Kado No Mise will serve you 10+ courses of the freshest sushi in town. (Our Full Review)

kado no mise

If you’re a sushi afficianado in our humble Midwestern city, then you know one universal truth:

If you want the most authentic sushi tasting experience available in the Twin Cities, then you have to head to Kado No Mise.

At least, that’s what I’d always heard. But I realized that since their reopening this year and moving to a “chef’s tasting only” menu format, I hadn’t actually put that rumor to the test.

Time to change that!

About Kado No Mise

Kado No Mise first opened in 2017.

At that time, it included both an upstairs and downstairs area – downstairs for those ordering a la carte, and upstairs for the tasting menus.

Over the years, the downstairs area turned into another restaurant entirely, while Kado No Mise moved to upstairs-only, where they’re now only taking “Omakase” reservations.

About the Omakase Tasting at Kado No Mise

Omakase is a traditional style of sushi dining meaning, “I leave it up to you.”

Translation – you surrender all trust to the sushi chef, who then chooses each of your dishes for the night.

Usually, Omakase menus focus almost entirely on “Nigiri” sushi – the type that comes with a thin slice of fresh fish on top of a small rectangle of rice. 

(At this point, it’s worth mentioning that if your idea of the perfect sushi includes California rolls, and you’re not up for an adventure, then you’re probably in the wrong spot.)

Omakase at Kado No Mise currently comes in three options:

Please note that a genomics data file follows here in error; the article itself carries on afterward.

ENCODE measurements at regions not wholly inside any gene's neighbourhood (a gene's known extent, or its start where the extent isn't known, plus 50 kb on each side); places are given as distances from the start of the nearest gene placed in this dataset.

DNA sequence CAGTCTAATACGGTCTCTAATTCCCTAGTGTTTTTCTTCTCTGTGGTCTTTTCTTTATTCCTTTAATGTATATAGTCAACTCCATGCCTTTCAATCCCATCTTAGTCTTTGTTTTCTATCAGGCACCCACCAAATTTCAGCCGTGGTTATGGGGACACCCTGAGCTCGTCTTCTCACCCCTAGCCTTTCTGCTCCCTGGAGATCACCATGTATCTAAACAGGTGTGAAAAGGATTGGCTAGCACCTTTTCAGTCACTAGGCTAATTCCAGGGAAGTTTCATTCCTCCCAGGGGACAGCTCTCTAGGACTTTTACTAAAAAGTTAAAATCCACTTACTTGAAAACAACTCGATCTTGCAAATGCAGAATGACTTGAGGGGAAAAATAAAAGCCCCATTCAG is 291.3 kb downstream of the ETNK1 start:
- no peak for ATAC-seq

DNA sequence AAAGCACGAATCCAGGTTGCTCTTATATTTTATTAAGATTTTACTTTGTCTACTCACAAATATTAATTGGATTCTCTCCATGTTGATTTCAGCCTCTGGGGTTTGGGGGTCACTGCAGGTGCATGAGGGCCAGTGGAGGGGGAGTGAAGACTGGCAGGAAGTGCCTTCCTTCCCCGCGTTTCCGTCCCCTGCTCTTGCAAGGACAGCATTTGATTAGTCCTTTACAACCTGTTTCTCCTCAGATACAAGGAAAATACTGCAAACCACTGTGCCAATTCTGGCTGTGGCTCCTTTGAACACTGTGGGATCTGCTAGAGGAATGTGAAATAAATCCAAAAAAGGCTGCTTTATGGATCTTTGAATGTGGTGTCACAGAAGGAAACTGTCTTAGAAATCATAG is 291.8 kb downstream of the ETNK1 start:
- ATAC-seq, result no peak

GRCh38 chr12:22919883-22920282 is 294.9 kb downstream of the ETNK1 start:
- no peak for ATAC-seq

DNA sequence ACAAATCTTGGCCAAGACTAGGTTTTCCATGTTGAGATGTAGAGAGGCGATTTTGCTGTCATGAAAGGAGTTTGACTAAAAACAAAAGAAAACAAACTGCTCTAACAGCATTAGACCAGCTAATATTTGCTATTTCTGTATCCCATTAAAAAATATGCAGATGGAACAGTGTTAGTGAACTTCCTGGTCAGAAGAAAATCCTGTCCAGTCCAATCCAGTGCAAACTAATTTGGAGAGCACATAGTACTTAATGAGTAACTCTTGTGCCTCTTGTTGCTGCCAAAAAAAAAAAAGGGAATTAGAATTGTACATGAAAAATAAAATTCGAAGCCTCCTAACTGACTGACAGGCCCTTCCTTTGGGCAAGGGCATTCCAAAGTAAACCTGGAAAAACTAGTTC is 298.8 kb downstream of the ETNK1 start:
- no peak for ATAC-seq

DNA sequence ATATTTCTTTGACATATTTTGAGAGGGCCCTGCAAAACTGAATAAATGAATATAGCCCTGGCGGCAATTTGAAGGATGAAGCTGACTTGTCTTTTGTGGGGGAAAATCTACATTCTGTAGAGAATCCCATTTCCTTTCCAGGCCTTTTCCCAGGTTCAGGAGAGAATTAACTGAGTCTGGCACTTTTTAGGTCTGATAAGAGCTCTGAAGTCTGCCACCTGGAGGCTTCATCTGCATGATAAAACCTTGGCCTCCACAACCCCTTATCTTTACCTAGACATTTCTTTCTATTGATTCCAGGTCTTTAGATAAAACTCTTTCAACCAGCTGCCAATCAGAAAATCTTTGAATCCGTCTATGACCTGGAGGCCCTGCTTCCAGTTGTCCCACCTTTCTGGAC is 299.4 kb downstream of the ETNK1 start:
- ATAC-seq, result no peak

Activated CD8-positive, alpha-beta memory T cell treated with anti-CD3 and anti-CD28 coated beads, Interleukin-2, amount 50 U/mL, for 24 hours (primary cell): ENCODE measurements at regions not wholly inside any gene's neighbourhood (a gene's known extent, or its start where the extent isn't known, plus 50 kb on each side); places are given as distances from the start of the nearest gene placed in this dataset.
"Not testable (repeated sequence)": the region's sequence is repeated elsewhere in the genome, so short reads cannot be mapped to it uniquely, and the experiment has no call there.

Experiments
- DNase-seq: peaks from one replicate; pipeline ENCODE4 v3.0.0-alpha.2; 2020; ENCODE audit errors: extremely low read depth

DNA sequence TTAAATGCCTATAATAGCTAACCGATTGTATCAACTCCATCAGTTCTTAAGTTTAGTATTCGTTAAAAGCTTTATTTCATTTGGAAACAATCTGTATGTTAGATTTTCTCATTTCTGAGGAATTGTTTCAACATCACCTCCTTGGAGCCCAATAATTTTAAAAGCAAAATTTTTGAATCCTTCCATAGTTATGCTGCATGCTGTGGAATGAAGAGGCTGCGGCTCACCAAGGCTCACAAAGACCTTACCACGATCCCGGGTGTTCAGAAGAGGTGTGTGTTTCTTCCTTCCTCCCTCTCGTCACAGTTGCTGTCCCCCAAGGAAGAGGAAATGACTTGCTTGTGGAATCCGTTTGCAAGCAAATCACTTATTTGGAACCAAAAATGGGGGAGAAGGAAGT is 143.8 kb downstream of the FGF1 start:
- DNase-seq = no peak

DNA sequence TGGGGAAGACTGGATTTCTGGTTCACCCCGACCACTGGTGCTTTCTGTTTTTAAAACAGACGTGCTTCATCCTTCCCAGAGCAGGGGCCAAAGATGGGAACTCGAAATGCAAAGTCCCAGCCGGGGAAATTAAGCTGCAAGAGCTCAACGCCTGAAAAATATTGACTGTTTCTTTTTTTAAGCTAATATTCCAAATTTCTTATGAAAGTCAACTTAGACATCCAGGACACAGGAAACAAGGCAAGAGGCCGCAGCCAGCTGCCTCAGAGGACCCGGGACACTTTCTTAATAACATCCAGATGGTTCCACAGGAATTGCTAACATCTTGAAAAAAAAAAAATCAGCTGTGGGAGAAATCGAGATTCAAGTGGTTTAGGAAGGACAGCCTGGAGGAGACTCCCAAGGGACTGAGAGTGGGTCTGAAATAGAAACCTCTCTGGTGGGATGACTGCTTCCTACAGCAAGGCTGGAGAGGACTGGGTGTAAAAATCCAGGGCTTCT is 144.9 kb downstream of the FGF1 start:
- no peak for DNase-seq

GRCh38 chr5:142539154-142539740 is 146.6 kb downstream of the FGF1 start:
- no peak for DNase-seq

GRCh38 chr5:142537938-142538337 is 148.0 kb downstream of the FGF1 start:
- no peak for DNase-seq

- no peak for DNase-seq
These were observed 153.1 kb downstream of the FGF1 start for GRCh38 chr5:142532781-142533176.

• $60 per person (5 pieces of nigiri sushi + appetizers and dessert)
  • $105 per person (10 pieces of nigiri sushi + appetizers and dessert)
  • $145 per person  (13 pieces of “deluxe” nigiri sushi, including wagyu beef and appetizers / dessert)

(Note that all these prices include a 21% service charge)

For all the options, you can either reserve a table or the sushi counter.

We booked the $105 option at the counter (for max sushi freshness!) and started counting down the days!

About the Chef

Chef Shigeyuki Furukawa is Kado No Mise’s head chef. He was born in Japan and spent years working with master chefs around Kyoto.

Our Full Review

Enough hype, let’s eat!

The Location

I know at first, I was confused by the building itself. That’s because I recognized the address multiple times over, since it’s currently home to FOUR different heavy hitters in the Twin Cities food scene:

  1. Sanjusan – The newest in local chef Daniel Del Prado’s restaurant empire. (Located on the entire first floor)
  2. Kado No Mise – The sushi bar that I’m current writing about. (Located on half of the second floor)
  3. Gori Gori Peku – A high-end Japanese whiskey bar. (Located on the second floor, across from Kado No Mise) 
  4. Kaiseki Furukawa – A special Japanese tasting menu every Tuesday at Kado No Mise.

To get to Kado No Mise, you check in at the Sanjusan host stand, before being led up the back stairs.

I felt like I was being guided into a sort of Japanese speakeasy, which I guess is what you could call the high end Gori Gori Peku located just across the second floor hallway.

The Atmosphere

Once in the Kado No Mise space, I felt like I was transported around the world. 

We took our seats at the sushi bar, where the master sushi chef greets you, eye to eye. There were two chefs and maybe eight seats at the whole bar – it’s an intimate experience.


drinks kado no mise

This is a tasting menu, after all, so the toughest decision we had to make all night was what to drink!

Kado No Mise got the party started on their own though. A warm green tea welcomed us to the table, followed by a super-smooth drinking Vermouth.

All this just got us even more giddy about the lengthy cocktail menu. Naturally, we ordered several, and none of them disappointed